Learning the news: Fake news and its willing victims

Anyone can improve the quality of his or her thinking with a little effort and a constant awareness of its importance, writes Roger Plothow.

Researchers at the University of Singapore have articulated an idea that seems obvious after hearing it, but it required that someone write it down to reinforce the “duh” factor.

They wrote: “Social tumult and divisions facilitate our willingness to believe news that confirms our enmity toward another group. It is in this context that fake news finds its audience.”

This dovetails nicely with a theory I’m working over in my head as part of my graduate studies (I told you I’d drag you with me back to school). It’s still very much a work in progress, but here’s the first part – communication fails if any of the parties lack sincerity of purpose. And sincerity of purpose isn’t possible if we haven’t developed self-awareness, at least on a fundamental level.

I know, I’m already writing like an academic, so I’ll leave theory behind for now. But here’s one of the things I think the Singapore researchers were getting at – fake news can only get a following when it has willing victims. People who are both self-aware and sincerely interested in learning facts are far less likely to fall for fake news than people who lack those qualities.

There’s no harm in having a firm set of beliefs and values, so long as one of the values is the humility to admit that we shouldn’t ever stop learning, which requires learning and using critical thinking skills.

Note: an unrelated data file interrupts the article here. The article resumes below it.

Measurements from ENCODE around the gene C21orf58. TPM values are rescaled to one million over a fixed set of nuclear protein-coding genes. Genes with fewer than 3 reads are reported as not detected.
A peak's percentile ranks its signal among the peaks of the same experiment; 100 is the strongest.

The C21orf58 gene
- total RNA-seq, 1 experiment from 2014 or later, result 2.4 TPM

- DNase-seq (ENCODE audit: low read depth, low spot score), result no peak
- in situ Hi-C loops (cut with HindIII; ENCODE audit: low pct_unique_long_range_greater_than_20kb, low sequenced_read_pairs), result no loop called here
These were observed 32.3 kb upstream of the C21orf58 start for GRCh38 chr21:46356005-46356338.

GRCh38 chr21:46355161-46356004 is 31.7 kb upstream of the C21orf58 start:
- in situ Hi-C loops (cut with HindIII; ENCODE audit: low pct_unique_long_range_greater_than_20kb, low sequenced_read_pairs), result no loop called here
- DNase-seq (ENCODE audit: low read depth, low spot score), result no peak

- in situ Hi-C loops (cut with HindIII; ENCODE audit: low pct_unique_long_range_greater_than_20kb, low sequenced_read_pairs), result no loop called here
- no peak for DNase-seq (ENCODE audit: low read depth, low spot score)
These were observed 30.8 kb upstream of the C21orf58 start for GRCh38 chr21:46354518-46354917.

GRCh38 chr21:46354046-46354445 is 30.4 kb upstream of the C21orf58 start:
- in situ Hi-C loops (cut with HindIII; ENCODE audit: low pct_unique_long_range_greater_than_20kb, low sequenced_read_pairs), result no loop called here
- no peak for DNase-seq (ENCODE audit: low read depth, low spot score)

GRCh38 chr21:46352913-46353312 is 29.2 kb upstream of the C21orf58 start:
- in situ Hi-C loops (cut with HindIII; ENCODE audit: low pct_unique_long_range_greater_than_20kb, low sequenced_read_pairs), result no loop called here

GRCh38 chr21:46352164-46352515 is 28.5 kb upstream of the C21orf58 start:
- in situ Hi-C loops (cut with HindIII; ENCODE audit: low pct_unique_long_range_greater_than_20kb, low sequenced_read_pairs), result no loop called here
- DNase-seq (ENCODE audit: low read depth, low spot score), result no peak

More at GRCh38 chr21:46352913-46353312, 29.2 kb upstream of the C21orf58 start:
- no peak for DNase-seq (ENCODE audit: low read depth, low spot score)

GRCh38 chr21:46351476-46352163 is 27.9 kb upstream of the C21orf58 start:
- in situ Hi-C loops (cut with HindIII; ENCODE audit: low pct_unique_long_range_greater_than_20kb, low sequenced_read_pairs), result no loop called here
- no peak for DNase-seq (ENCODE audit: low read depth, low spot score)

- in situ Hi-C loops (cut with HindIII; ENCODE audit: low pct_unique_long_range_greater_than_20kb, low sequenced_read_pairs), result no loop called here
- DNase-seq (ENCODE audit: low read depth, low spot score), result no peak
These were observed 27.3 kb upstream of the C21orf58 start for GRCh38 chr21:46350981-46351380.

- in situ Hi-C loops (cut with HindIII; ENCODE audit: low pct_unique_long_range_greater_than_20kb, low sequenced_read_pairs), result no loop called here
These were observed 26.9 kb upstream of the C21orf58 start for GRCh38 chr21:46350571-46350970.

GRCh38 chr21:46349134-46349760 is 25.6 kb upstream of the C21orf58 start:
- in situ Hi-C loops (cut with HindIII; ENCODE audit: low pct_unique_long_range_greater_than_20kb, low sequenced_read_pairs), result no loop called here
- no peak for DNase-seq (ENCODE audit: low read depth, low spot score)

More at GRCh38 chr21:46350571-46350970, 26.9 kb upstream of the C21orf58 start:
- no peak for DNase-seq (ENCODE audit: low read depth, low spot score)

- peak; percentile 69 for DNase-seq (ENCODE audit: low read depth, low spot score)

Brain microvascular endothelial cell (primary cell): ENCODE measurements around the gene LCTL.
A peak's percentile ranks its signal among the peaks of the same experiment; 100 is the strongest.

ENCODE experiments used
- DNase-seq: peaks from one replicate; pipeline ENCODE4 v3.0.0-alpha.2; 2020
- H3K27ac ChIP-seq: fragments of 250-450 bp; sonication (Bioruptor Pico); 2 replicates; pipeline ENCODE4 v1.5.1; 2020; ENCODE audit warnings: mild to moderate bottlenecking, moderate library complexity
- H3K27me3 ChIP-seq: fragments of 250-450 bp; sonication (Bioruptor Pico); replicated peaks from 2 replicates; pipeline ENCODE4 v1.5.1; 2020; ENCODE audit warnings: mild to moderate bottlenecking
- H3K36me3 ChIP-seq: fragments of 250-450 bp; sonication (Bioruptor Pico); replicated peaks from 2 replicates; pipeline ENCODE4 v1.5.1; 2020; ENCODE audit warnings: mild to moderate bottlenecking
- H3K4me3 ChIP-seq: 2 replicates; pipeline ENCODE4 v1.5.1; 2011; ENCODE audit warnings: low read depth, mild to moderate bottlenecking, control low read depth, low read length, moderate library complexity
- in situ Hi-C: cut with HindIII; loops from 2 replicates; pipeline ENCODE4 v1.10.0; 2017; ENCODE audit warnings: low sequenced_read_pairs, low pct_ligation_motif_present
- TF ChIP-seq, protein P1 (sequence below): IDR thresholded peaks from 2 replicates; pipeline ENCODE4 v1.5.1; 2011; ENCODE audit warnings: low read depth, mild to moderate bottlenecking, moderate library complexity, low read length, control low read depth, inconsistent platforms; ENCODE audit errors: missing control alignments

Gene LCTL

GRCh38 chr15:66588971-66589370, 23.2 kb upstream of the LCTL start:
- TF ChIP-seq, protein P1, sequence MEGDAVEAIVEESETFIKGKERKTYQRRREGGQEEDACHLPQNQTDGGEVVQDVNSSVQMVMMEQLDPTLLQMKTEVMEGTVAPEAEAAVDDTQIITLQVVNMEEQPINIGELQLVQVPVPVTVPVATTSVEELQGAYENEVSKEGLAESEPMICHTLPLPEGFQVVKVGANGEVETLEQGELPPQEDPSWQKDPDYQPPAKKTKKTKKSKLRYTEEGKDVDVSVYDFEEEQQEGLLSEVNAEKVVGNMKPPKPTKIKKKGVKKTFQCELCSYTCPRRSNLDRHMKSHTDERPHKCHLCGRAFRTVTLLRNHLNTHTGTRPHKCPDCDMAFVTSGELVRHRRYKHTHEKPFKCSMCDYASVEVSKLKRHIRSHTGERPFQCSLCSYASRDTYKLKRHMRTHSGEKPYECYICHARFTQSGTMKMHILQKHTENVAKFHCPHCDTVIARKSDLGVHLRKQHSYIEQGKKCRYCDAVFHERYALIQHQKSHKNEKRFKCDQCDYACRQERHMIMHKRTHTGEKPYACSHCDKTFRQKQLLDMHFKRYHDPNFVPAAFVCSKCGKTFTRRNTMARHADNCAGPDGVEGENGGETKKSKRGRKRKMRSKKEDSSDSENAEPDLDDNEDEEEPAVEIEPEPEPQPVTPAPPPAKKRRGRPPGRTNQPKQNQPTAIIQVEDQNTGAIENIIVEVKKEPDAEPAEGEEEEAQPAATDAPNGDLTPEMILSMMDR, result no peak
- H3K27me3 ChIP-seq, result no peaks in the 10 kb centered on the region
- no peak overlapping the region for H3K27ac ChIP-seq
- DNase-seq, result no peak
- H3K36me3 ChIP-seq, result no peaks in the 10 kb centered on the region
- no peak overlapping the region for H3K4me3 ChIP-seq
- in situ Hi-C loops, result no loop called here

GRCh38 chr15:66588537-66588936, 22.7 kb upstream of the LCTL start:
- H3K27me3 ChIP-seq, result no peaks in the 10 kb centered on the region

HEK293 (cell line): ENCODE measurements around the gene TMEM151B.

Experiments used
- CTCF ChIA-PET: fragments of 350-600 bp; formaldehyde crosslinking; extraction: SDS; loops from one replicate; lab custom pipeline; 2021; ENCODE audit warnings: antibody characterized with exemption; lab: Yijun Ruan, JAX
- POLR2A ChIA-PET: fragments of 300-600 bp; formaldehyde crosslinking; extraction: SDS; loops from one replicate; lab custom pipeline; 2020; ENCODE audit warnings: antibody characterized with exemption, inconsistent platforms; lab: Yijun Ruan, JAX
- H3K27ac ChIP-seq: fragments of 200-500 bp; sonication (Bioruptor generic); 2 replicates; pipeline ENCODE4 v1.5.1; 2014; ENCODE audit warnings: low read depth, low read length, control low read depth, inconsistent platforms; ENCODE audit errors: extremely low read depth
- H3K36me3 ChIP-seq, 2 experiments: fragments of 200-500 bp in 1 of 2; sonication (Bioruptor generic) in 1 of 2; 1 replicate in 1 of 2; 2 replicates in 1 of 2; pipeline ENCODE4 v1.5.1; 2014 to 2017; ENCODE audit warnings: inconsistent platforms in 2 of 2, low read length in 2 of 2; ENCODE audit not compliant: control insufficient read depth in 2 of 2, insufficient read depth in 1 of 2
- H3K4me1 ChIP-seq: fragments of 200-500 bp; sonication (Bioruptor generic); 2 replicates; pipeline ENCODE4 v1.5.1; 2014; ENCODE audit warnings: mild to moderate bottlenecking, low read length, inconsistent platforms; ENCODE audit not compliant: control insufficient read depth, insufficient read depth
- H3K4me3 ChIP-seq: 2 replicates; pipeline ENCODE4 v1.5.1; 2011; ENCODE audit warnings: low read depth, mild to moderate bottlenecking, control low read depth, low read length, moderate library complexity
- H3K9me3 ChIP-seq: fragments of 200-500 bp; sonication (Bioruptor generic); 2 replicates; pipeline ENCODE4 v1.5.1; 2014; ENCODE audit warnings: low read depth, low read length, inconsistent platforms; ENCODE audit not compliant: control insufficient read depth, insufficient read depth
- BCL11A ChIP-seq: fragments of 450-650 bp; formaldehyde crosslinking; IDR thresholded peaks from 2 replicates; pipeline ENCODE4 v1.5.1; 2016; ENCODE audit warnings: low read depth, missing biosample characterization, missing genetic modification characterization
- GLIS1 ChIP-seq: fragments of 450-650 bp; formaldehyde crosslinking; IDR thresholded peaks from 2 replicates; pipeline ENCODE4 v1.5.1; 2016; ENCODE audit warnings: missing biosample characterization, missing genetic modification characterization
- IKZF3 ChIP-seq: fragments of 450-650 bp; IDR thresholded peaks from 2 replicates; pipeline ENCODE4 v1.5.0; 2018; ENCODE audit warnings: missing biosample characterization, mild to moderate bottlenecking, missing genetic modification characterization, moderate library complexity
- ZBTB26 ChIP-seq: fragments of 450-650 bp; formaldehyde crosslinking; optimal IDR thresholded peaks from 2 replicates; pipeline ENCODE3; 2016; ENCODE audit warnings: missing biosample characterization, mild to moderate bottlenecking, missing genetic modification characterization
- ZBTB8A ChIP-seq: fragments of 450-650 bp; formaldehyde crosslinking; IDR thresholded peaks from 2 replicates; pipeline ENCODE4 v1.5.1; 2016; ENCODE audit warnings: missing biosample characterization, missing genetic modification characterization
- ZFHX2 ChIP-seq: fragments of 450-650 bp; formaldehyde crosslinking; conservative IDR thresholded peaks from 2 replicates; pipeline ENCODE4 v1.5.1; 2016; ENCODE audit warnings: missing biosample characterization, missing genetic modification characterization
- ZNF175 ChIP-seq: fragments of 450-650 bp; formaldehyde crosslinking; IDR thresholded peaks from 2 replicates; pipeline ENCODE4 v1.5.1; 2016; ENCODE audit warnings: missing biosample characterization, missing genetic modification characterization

And, guess what? There’s a whole online community devoted to this idea. It’s called, appropriately enough, the “Critical Thinking Community.” If you think studying and researching the topic of critical thinking is an activity only for pointy-headed professor types, stop reading now, because you’re about to be inundated with the pointy-headed thinking.

Here’s how this group – a coalition of people and organizations committed to the concept of critical thinking – defines the term:

“Critical thinking is that mode of thinking — about any subject, content, or problem — in which the thinker improves the quality of his or her thinking by skillfully analyzing, assessing and reconstructing it. Critical thinking is self-directed, self-disciplined, self-monitored and self-corrective thinking. It presupposes assent to rigorous standards of excellence and mindful command of their use.”

I know, it makes my head hurt, too. But go back and read it again. Anyone can improve the quality of his or her thinking with a little effort and a constant awareness of its importance. For example, a critical thinker doesn’t see a meme on Facebook and assume it’s fact just because he or she agrees with it. Conversely, critical thinkers don’t automatically trash ideas with which they disagree.

One of the complaints I sometimes hear about our editorial page is that we often take positions that disagree with the majority of people living in eastern Idaho. First, I don’t know how anyone knows how the majority thinks on any given issue. Second, and more important, what fun would that be? The whole point of a commentary page is to be a marketplace of ideas. If that marketplace has only one product, it’s not very interesting.

I finish today where I began – fake news can have an impact only when we don’t exercise basic critical thinking skills. Anyone can do it. If we don’t and continue to fall for fake news, it’s no one’s fault but ours.


Roger Plothow is publisher and editor of the Post Register. This is a weekly year-long series on media literacy.


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